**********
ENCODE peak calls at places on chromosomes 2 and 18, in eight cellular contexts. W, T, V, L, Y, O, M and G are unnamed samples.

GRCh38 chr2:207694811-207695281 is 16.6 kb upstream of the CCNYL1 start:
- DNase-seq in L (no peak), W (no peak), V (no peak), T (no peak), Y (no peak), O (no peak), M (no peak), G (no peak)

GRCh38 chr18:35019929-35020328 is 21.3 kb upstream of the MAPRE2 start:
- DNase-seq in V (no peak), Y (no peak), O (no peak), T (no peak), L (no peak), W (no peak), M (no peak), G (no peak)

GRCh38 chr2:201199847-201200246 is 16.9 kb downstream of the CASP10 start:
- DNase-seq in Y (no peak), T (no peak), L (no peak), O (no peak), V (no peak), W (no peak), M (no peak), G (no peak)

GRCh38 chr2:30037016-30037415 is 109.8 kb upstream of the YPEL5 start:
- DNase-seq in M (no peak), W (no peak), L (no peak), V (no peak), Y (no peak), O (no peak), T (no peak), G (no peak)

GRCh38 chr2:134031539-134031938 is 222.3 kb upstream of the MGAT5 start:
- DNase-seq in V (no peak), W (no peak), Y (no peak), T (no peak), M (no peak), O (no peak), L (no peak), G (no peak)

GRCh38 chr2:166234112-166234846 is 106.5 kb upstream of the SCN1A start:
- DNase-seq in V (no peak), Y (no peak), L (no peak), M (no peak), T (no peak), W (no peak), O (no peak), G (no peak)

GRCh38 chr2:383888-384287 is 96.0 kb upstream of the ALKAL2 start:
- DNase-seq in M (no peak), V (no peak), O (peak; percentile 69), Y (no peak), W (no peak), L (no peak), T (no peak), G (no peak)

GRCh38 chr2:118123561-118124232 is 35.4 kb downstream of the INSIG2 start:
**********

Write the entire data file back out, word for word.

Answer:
ENCODE peak calls at places on chromosomes 2 and 18, in eight cellular contexts. W, T, V, L, Y, O, M and G are unnamed samples.

GRCh38 chr2:207694811-207695281 is 16.6 kb upstream of the CCNYL1 start:
- DNase-seq in L (no peak), W (no peak), V (no peak), T (no peak), Y (no peak), O (no peak), M (no peak), G (no peak)

GRCh38 chr18:35019929-35020328 is 21.3 kb upstream of the MAPRE2 start:
- DNase-seq in V (no peak), Y (no peak), O (no peak), T (no peak), L (no peak), W (no peak), M (no peak), G (no peak)

GRCh38 chr2:201199847-201200246 is 16.9 kb downstream of the CASP10 start:
- DNase-seq in Y (no peak), T (no peak), L (no peak), O (no peak), V (no peak), W (no peak), M (no peak), G (no peak)

GRCh38 chr2:30037016-30037415 is 109.8 kb upstream of the YPEL5 start:
- DNase-seq in M (no peak), W (no peak), L (no peak), V (no peak), Y (no peak), O (no peak), T (no peak), G (no peak)

GRCh38 chr2:134031539-134031938 is 222.3 kb upstream of the MGAT5 start:
- DNase-seq in V (no peak), W (no peak), Y (no peak), T (no peak), M (no peak), O (no peak), L (no peak), G (no peak)

GRCh38 chr2:166234112-166234846 is 106.5 kb upstream of the SCN1A start:
- DNase-seq in V (no peak), Y (no peak), L (no peak), M (no peak), T (no peak), W (no peak), O (no peak), G (no peak)

GRCh38 chr2:383888-384287 is 96.0 kb upstream of the ALKAL2 start:
- DNase-seq in M (no peak), V (no peak), O (peak; percentile 69), Y (no peak), W (no peak), L (no peak), T (no peak), G (no peak)

GRCh38 chr2:118123561-118124232 is 35.4 kb downstream of the INSIG2 start: